Honolulu, Hawai‘i: On Friday, March 3, 2020, the American Civil Liberties Union of Hawai‘i (the ACLU of Hawaiʻi) filed an amicus brief in support of KAHEA’s attempt to stop the Department of the Attorney General from enforcing a subpoena for KAHEA’s bank records as part of the AG’s investigation into the environmental non-profit’s support of the Mauna Kea demonstrations. The brief argues that targeting and investigating KAHEA for their advocacy and political affiliation concerning Mauna Kea intrudes on the organization’s speech and associational rights, improperly retaliates against KAHEA for its position on the Thirty Meter Telescope, and risks the privacy of KAHEA’s donors and supporters. The investigation into KAHEA follows a disturbing trend of subpoenas issued to the Office of Hawaiian Affairs and Hawaiian Airlines miles donors also for their support of the Mauna Kea demonstrations.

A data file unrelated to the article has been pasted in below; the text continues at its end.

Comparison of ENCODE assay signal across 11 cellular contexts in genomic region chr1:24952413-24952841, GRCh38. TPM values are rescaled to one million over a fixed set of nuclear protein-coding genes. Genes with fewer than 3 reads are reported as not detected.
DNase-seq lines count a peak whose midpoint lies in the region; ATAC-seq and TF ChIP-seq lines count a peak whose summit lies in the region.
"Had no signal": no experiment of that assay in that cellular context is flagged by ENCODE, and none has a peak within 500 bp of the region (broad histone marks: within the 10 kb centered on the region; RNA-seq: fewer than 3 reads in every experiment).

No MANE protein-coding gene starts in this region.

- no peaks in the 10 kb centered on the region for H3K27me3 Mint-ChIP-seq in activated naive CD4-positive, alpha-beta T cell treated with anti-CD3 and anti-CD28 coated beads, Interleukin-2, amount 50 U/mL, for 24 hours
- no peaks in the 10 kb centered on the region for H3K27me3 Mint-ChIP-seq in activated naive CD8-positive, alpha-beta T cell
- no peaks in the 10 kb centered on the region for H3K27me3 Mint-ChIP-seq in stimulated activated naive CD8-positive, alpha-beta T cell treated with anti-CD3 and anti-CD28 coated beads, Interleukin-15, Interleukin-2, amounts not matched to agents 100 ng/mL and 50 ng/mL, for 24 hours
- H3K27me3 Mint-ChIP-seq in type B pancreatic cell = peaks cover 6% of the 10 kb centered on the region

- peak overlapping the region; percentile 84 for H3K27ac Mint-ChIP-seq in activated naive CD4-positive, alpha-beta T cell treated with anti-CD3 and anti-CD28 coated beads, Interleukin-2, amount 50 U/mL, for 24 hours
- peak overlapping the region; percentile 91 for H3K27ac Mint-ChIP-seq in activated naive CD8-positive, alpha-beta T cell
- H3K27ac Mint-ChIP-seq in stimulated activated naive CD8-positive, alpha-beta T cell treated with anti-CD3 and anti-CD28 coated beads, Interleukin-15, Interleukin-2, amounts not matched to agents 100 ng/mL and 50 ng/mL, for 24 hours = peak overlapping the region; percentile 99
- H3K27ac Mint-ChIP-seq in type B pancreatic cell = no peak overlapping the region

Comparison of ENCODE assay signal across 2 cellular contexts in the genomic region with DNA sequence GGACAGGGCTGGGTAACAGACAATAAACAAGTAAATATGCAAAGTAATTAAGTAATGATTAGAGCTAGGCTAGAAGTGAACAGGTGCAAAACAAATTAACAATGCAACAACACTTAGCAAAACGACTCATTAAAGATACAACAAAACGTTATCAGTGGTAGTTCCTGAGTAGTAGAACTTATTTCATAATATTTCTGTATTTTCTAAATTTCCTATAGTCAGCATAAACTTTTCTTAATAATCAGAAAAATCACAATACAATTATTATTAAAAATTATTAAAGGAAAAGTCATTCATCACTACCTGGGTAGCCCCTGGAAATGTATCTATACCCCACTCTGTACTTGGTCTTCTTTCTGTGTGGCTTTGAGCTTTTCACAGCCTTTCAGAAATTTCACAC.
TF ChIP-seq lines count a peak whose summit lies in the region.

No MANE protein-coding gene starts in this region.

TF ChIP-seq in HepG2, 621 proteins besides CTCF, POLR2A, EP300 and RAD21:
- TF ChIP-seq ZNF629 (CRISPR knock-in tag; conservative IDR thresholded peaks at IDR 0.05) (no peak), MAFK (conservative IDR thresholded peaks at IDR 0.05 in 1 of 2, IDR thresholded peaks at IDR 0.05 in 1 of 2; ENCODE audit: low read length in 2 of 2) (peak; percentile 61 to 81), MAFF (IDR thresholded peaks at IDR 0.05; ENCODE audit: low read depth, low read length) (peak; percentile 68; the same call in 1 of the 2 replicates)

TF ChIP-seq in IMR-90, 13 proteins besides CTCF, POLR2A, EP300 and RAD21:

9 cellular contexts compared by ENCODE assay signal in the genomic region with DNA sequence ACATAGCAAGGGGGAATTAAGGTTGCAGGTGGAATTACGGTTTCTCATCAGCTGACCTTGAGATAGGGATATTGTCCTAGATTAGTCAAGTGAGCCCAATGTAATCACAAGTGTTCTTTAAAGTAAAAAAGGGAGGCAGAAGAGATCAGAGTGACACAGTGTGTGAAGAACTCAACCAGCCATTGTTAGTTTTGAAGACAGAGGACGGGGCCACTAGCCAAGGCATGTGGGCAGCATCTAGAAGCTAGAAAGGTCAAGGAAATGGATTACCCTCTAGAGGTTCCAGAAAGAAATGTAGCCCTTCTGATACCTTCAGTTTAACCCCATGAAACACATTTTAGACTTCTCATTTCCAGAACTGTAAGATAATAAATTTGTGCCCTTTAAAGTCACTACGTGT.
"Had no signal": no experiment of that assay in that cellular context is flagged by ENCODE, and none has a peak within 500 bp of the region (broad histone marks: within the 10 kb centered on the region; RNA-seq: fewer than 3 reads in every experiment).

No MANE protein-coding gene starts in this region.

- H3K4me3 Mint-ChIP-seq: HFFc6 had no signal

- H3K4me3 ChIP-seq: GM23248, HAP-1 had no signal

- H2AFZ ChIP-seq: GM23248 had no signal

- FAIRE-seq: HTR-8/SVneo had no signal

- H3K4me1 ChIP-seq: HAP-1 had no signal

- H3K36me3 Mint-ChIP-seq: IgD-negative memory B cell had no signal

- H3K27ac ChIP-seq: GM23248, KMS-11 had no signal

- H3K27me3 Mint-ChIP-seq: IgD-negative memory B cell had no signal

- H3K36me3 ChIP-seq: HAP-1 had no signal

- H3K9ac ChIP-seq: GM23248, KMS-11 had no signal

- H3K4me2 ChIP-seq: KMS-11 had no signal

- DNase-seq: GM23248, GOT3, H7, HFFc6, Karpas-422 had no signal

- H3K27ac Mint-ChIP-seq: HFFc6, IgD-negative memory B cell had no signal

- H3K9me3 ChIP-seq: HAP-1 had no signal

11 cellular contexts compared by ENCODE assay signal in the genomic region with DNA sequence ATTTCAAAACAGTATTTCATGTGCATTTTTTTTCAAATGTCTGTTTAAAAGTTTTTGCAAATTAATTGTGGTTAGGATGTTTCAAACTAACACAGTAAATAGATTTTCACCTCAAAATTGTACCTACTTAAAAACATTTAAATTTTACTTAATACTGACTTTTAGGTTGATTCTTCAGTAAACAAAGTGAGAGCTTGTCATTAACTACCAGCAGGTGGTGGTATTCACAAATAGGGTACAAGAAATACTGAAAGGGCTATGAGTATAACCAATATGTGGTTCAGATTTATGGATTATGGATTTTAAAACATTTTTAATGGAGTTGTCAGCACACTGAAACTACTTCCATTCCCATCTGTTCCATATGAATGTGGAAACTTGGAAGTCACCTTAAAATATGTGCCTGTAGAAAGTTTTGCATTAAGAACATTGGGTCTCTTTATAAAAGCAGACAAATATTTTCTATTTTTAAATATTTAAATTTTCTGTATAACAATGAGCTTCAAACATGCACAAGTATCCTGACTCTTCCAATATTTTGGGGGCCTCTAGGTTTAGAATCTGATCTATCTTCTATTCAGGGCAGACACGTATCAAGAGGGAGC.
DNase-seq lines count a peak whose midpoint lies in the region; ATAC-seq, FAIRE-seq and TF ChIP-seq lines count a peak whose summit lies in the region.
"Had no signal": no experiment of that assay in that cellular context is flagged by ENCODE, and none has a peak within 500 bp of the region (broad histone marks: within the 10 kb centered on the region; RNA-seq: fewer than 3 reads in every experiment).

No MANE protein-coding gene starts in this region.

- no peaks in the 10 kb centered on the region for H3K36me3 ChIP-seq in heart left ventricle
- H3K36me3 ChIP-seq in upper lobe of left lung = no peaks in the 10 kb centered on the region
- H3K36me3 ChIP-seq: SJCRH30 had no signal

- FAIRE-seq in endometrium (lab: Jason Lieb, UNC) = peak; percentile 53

While the ACLU does not take a position on the Thirty Meter Telescope, this case is about the right of the people to organize and demonstrate without fear that they will find themselves under investigation for doing so. Whether you are in favor or against the Thirty Meter Telescope, the AG’s heavy-handed actions have a chilling effect on everyone’s rights. There are acceptable ways for the Department of the Attorney General to investigate organizations that abuse their non-profit status or that break the law, but here the Department seems to be using isolated acts of alleged civil disobedience as a pretext to launch far-reaching investigations into organizations that support the Mauna Kea demonstrations. Using the Attorney General’s oversight to penalize advocacy groups this way is not only wrong, it is unconstitutional.